The Daily Demarche
Tuesday, November 01, 2005
Iraq is a quagmire, Kosovo is messy?
Sorry one and all for that brief unannounced absence, last minute travel is occasionally part of the gig. Here are a few things that I did not have a chance to post on:

First, I am very disheartened to write about the apparent demise of New Sisyphus. It appears that the evil insurgents of the internet, spammers, have rendered his site inoperable. I say "apparent demise" because a few tech options have been offered to him, and he is of course always welcome to post with us. Let's hope this works out for the best, I'd hate to see him go.

The "Paper of Record", late last week, ran an editorial entitled "Kosovo, Still Messy After All These Years" lamenting the failure of the U.N. efforts there to produce a lasting peace with real results. What I love about this piece is that when the U.N. is involved and six years have passed and there is nothing to show for it the results are "messy." When George Bush frees Iraq, successful elections are held and a constitution is overwhelmingly approved (and underwhelmigly reported) in a fraction of that time, the result is a "quagmire." Just for giggles I searched for "quagmire+Iraq" on the times web site and got 271 hits. "Kosovo+quagmire" returned 42 hits, at least seven of which also contained the word Iraq. I stopped counting after that. Why beat a dead horse?

It's not all bad news from that region, though- in Macedonia's Journey Vlado Buckovski, prime minister of that country, one finds words that are few and far apart these days:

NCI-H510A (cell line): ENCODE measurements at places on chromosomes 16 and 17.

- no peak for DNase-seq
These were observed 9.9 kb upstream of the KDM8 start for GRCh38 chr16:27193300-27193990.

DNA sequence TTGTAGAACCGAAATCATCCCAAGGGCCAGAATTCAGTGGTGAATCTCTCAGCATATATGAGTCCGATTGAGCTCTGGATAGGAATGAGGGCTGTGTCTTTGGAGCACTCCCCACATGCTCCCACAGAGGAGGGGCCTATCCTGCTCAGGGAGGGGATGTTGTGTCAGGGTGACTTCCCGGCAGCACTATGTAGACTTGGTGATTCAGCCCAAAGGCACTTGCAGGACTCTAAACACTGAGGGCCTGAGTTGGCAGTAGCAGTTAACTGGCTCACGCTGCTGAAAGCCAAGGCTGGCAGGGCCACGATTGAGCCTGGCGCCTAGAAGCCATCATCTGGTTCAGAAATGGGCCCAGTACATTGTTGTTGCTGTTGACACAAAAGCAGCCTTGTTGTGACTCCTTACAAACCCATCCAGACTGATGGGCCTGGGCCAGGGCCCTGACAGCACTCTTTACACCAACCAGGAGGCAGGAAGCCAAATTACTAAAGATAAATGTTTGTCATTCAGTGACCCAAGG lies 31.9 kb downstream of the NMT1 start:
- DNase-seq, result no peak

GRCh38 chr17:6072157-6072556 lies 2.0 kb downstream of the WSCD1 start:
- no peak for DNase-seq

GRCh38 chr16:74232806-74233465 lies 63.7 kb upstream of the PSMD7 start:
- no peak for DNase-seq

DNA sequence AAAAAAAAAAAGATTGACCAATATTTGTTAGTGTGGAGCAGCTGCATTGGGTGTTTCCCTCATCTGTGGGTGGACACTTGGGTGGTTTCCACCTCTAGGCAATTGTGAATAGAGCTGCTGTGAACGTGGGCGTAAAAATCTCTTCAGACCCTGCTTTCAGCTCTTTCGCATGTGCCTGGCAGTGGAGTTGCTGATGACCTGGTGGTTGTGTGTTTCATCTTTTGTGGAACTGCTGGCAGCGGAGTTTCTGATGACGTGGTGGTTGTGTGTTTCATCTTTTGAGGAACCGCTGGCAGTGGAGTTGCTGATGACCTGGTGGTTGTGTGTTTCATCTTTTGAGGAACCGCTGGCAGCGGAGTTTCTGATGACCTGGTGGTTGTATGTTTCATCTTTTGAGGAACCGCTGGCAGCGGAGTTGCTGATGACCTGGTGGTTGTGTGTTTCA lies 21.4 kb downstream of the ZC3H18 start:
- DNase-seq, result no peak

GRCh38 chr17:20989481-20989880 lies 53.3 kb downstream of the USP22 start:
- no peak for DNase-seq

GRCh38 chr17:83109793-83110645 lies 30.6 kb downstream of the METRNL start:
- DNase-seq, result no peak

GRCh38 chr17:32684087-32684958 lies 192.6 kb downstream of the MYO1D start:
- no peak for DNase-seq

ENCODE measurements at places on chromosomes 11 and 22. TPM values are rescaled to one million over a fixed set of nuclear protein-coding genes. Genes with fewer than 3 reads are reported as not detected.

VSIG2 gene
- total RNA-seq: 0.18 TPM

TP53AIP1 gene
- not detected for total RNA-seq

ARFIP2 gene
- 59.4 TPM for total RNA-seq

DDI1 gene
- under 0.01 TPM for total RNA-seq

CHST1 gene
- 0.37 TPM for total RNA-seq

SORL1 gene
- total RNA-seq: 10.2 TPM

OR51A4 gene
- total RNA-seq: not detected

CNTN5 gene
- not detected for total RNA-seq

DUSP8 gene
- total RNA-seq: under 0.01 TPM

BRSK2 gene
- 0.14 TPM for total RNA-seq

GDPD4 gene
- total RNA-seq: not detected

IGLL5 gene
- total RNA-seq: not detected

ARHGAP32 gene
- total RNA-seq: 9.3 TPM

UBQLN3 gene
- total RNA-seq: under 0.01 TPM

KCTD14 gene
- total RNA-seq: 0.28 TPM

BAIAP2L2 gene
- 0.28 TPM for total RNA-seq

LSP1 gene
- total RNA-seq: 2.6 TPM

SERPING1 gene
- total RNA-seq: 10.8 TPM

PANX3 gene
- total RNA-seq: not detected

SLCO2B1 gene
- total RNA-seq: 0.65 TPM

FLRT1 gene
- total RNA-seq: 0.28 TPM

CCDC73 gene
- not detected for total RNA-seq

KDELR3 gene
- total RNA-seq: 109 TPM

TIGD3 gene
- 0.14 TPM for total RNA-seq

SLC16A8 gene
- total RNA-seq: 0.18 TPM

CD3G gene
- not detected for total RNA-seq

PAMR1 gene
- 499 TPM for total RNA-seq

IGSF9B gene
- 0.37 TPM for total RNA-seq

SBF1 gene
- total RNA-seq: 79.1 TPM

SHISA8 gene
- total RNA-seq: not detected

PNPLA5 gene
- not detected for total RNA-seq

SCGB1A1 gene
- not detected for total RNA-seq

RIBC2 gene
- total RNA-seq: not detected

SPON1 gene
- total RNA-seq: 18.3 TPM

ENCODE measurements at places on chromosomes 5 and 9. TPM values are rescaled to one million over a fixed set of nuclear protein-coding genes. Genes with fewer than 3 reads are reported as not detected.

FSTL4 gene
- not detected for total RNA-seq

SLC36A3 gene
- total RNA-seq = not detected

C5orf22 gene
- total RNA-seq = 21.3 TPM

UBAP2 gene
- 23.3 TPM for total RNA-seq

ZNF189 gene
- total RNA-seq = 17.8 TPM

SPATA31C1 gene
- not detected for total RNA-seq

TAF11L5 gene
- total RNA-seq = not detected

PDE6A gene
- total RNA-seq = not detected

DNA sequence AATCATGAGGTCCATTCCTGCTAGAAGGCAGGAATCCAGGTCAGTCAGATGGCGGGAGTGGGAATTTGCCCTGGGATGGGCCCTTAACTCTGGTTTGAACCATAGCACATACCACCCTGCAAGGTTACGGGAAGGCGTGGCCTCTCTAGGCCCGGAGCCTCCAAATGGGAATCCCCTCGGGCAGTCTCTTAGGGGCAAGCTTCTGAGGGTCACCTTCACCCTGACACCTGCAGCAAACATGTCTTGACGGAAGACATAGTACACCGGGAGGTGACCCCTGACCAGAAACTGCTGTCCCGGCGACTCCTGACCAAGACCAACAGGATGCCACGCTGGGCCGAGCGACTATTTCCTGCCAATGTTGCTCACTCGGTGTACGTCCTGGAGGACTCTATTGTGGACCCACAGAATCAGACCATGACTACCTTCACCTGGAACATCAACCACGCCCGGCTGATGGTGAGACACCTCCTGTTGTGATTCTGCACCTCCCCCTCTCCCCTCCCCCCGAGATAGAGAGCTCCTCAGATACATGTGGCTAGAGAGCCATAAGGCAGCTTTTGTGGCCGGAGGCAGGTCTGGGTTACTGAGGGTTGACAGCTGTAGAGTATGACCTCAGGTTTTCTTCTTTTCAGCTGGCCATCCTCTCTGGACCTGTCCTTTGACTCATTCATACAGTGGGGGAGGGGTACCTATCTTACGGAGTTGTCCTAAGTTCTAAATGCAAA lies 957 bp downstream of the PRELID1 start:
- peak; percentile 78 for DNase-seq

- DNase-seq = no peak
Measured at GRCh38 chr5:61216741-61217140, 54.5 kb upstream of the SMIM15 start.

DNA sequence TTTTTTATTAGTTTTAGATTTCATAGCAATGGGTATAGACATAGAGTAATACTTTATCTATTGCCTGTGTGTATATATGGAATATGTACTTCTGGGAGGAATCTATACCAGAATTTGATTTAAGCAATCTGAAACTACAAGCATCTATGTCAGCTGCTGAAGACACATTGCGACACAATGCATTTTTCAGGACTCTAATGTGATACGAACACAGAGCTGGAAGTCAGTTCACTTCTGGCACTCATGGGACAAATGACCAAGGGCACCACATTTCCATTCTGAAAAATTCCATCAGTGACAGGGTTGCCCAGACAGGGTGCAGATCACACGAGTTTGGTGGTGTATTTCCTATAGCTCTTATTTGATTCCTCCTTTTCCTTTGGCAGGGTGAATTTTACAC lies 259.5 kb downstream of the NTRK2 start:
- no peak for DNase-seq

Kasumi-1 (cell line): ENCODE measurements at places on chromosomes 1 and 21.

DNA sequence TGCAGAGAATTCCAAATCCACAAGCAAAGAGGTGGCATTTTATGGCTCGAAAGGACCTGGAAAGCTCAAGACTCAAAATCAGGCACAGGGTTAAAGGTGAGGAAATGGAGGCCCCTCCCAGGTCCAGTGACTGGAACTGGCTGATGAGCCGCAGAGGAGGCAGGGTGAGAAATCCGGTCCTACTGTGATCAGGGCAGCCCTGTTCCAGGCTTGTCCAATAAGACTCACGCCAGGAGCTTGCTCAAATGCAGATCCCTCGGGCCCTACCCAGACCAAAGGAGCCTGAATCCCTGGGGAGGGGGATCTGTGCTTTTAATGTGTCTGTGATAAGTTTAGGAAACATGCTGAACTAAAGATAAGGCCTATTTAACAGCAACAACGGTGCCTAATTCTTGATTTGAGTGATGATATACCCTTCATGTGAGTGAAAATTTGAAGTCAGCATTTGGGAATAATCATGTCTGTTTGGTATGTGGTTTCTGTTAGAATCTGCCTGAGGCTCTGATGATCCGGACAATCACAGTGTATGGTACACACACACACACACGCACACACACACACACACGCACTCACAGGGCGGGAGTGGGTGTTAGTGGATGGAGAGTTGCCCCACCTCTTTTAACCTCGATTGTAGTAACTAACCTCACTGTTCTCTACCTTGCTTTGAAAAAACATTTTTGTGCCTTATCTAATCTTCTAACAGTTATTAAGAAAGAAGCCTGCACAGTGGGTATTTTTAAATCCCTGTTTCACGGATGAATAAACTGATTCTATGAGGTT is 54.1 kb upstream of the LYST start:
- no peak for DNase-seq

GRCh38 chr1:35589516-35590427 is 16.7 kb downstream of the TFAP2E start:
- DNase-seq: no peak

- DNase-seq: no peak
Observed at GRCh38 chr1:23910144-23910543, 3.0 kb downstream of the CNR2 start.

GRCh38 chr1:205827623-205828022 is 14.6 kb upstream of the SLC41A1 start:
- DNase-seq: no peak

While Macedonians deserve the credit for the difficult reforms we have undertaken, we would not have come so far or so fast were it not for the support of the United States. In our part of Europe, we know first hand the value of American leadership and the necessity of backing diplomacy with military power. We appreciate American support for our process of reconciliation and reform.

The Prime Minister also says:

We are proud to stand side by side with America and its coalition partners in Iraq and with NATO in Afghanistan as part of our commitment to face the new threats of the 21st century with our allies.

To which I say: we are proud to have you stand beside us, sir. May your country and it's brave people continue to prosper.

Speaking of good news, National Review Online opens the month with Progress Reports: Balancing some of the Iraq-news scales. One rarely hears any good news from Iraq, such is the MSM fetish with all things negative. I had access to the Armed Forces Network, the military satellite TV system. This group of channels has no paid advertising, and features many "soldiers on the spot" type reports. Our family and friends who visited were always astonished to see footage of soldiers and Marines handing out toys, aiding women and children, building schools and hospitals or just speaking with Iraqis who did not cower in fear or try to kill the hated Americans on site. They simply had no idea that for most troops, most of the time, violence was a rare thing. NRO plans to continue reporting the good news all week. I say, why stop then? Why aren't we demanding the truth from our media, or at least some semblance thereof? As Capt. Todd Lindner put it in response to the question "are we getting it right" (the media coverage) when he appeared on CNN: